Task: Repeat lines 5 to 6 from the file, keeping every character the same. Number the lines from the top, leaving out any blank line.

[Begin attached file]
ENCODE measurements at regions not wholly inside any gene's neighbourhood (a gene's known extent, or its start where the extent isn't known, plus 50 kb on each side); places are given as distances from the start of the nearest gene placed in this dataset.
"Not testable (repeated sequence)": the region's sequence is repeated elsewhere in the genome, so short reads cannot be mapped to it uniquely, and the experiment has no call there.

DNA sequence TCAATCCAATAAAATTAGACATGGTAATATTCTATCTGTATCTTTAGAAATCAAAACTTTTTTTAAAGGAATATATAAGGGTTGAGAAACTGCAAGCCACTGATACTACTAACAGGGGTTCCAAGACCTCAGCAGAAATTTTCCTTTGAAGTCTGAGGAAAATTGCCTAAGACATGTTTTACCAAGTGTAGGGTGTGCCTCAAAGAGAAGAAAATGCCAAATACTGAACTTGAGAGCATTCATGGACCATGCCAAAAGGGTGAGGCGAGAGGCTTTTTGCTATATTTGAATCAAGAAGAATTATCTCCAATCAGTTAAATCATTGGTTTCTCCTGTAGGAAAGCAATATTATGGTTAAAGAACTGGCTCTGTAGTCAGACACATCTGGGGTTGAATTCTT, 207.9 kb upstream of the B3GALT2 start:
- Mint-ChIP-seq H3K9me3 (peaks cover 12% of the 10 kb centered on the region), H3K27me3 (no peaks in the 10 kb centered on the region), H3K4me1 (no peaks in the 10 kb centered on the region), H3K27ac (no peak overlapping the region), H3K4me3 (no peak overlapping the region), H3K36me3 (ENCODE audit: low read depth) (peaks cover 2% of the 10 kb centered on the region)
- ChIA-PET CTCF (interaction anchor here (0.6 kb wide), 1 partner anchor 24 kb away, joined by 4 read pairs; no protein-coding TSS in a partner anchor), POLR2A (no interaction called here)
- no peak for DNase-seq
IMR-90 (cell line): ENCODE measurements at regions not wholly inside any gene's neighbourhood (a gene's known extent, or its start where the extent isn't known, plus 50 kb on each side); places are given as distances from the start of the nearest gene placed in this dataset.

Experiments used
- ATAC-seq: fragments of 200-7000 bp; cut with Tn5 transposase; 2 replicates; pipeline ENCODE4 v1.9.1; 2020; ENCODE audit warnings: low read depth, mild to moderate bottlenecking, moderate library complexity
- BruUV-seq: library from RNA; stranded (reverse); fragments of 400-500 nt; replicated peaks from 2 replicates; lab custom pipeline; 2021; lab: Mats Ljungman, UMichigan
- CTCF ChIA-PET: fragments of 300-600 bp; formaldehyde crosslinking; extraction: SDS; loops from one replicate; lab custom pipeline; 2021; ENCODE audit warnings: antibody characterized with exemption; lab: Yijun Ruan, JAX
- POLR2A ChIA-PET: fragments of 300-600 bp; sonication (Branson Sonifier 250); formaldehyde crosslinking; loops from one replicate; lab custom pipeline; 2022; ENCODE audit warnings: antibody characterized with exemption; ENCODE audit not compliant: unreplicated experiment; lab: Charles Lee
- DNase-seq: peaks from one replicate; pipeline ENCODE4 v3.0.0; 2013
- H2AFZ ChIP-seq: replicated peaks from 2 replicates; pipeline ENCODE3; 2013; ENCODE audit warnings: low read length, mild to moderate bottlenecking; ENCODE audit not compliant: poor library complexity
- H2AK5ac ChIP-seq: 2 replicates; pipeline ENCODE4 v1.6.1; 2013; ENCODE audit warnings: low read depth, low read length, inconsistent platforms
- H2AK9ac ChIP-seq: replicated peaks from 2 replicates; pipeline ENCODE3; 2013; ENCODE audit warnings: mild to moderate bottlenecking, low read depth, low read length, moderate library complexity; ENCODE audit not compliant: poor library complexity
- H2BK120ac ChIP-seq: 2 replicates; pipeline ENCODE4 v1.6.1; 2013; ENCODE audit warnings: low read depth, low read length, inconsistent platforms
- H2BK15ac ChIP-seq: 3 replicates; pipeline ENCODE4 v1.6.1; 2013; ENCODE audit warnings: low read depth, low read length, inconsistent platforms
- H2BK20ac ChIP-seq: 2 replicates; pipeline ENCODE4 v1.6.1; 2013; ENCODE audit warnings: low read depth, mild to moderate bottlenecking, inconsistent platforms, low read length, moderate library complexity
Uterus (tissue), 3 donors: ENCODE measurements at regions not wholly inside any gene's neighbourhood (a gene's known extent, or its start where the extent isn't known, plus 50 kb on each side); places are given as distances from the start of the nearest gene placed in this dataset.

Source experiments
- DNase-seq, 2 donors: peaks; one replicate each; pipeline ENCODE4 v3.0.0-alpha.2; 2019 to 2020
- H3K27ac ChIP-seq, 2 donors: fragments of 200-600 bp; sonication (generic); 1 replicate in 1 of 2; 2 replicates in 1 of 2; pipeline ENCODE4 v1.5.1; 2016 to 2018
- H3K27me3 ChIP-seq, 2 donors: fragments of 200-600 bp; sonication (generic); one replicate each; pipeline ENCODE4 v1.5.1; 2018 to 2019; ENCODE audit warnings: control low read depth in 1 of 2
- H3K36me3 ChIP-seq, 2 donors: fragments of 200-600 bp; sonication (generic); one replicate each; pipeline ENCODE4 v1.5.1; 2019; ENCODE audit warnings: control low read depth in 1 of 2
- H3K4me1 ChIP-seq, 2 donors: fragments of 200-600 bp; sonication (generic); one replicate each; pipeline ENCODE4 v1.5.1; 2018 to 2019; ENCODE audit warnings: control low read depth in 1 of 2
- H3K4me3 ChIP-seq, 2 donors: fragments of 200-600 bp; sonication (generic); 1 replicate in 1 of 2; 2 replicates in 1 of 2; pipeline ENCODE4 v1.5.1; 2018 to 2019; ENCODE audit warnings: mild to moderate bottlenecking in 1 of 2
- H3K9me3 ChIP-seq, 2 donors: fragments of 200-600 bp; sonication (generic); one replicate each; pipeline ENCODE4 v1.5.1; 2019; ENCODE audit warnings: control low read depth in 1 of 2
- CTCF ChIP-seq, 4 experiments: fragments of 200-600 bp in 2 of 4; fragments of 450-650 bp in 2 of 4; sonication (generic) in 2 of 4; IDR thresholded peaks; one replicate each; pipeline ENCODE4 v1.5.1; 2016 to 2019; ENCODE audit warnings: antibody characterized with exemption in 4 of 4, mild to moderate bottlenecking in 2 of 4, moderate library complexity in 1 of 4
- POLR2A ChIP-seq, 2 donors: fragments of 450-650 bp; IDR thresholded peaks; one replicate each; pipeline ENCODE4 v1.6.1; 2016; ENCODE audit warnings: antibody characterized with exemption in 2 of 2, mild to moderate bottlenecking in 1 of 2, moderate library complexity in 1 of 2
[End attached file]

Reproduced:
- ChIA-PET CTCF (interaction anchor here (0.6 kb wide), 1 partner anchor 24 kb away, joined by 4 read pairs; no protein-coding TSS in a partner anchor), POLR2A (no interaction called here)
- no peak for DNase-seq